The study of patterns and processes of evolution on islands has played an important role in the development of general theories of how and why evolution occurs. Small, discrete pieces of the environment, islands are frequently isolated from the continental processes of gene flow. They are often inhabited by unique species, like the Komodo dragon, dodos, or daisies as tall as trees. They may display remarkable rapidity of diversifying evolution - nearly 1000 species
of fruit-fly were formed in the Hawaiian archipelago in only a few million years. Thus, it is easy to see why islands have been referred to as 'natural experiments'. Such studies are continuing to yield exciting new fields for investigation as theoreticians attack questions of genetic change in
island models and empirical biologists seek explanations of adaptive radiations in archipelagos. This unique book surveys our current knowledge and understanding of island evolution in eighteen chapters written by experts on various aspects of microevolution, speciation, and adaptive radiation. They cover the major trends and processes displayed by plants and animals, on tropical and temperate zone islands, and in lakes and tropical forest refugia. The book closes with a discussion of several
unresolved issues that deserve further study. No other book has been published that focuses solely on the evolutionary processes that occur in islands. This will be of interest to all students and researchers in the fields of ecology and evolutionary biology.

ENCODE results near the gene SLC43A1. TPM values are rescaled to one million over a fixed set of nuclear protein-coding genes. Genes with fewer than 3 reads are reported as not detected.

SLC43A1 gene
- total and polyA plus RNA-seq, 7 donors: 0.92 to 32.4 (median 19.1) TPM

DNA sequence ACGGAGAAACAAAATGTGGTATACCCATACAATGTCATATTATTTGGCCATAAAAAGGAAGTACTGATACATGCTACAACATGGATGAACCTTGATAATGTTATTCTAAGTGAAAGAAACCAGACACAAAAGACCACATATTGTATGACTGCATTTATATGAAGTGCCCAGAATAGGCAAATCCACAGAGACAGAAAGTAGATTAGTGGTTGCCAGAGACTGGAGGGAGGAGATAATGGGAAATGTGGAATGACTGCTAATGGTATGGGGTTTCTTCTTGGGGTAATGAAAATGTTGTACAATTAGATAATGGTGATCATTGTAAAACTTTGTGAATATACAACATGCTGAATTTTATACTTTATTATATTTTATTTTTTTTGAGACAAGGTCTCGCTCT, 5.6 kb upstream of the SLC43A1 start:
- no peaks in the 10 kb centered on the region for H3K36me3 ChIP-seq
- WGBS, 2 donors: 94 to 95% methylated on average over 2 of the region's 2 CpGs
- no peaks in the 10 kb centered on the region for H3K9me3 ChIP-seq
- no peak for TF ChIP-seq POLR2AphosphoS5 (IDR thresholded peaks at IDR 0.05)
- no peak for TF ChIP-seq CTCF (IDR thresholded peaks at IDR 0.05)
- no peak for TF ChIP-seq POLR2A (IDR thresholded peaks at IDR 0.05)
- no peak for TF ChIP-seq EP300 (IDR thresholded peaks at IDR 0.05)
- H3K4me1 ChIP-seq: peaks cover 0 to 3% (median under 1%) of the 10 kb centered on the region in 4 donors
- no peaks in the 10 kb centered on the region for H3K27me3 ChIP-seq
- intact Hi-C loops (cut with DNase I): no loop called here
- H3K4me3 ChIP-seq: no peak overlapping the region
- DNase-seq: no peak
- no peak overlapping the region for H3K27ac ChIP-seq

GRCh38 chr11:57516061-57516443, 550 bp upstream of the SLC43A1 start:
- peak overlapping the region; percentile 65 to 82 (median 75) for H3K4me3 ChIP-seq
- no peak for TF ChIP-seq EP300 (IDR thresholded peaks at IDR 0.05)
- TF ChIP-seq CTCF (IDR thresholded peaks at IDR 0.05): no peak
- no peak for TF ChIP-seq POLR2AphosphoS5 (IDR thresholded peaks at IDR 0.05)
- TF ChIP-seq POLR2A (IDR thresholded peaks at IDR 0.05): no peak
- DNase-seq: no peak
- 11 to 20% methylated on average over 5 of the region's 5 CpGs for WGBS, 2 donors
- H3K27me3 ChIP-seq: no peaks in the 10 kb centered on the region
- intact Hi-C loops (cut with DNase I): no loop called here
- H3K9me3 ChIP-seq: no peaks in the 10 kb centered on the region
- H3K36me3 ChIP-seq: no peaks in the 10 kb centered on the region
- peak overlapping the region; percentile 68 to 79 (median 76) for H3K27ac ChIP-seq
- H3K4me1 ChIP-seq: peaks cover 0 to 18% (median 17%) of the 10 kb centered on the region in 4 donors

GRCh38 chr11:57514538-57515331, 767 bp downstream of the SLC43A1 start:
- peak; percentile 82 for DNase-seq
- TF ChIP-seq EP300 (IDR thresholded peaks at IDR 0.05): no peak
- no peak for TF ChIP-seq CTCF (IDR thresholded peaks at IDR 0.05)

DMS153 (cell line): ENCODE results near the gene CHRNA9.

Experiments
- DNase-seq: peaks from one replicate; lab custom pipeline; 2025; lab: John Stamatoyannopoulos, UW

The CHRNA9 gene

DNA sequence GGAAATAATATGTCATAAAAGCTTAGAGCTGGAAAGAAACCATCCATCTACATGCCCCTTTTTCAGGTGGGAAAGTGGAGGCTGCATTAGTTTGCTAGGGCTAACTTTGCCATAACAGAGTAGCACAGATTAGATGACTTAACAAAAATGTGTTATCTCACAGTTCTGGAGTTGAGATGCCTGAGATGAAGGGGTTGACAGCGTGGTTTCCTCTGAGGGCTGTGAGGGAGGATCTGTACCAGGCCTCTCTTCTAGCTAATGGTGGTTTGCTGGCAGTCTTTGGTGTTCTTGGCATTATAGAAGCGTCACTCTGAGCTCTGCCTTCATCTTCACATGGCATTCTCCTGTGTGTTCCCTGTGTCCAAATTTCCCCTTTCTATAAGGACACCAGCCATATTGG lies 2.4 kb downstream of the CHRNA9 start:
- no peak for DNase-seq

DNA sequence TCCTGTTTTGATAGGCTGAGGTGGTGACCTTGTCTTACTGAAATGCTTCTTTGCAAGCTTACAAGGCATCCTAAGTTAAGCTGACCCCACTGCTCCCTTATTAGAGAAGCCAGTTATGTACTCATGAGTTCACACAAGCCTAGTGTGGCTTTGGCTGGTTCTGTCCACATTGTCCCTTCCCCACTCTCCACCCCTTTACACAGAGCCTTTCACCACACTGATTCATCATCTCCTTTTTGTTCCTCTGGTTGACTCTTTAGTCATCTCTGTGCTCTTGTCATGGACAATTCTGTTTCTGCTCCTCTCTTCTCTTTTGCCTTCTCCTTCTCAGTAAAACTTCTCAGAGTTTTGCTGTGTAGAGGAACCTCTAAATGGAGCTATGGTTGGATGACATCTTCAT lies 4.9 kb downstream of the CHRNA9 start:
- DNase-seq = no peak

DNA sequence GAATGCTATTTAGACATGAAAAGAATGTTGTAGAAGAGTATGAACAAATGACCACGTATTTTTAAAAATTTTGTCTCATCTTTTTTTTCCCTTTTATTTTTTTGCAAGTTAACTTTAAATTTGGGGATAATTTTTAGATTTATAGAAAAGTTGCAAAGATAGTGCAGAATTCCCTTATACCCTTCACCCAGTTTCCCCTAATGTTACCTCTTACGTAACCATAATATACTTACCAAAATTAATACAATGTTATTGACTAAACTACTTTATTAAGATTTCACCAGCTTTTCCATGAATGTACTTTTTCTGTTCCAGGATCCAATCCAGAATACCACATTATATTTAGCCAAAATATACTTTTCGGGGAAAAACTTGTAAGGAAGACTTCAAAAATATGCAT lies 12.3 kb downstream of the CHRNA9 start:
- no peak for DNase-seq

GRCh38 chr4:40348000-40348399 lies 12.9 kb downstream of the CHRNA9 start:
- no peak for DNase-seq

`This volume contains thirteen chapters based on a Royal Society discussion meeting (1995) but revised and updated with new introductory chapters by the editor to each of the three main sections of the book. They cover patterns on islands and microevolution; speciation; and radiations, communities and biogeography. A new contribution on adaptive plant evolution is also included.'
`I would certainly add Evolution on Islands to the essential reading list...: indeed it focused my mind more clearly on both the potential and the pitfalls.'
Jeremy Holloway, Heredity, 81, 120124.
The contributed chapters are almost all excellent, and the book is well worth reading, particularly for those interested in speciation.J Coyne, Evolution, 52(6) P1877, 1998
1: Grant: Patterns on islands and microevolution
2: Barrett: The reproductive biology and genetics of island plants
3: Berry: Evolution of small mammals
4: Pemberton et al: The maintenance of genetic polymorphism in small island populations: large mammals in the Hebrides
5: Thorpe, Malhotra: Molecular and morphological evolution within small islands
6: Grant: Speciation
7: Barton: Natural selection and random genetic drift as causes of evolution on islands
8: Hollocher: Island hopping in Drosophila: genetic patterns and speciation mechanisms
9: Grant, Grant: Speciation and hybridization of birds on islands
10: Schluter: Ecological speciation in postglacial fishes
11: Clarke et al: How `molecular leakage' can mislead us about island speciation
12: Grant: Radiations, communities and biogeography
13: Losos: Ecological and evolutionary determinants of the species-area relation in Caribbean anoline lizards
14: Rüber et al: Lake level fluctuations and speciation in rock dwelling cichlid fish in Lake Tanganyika, East Africa
15: Prance: Islands in Amazonia
16: Mallet, Turner: Biotic drift or the shifting balance - did forest islands drive the diversity of warningly coloured butterflies?
17: Givnish: Adaptive plant evolution on islands : classical patterns, molecular data, new insights
18: Grant: Epilogue and questions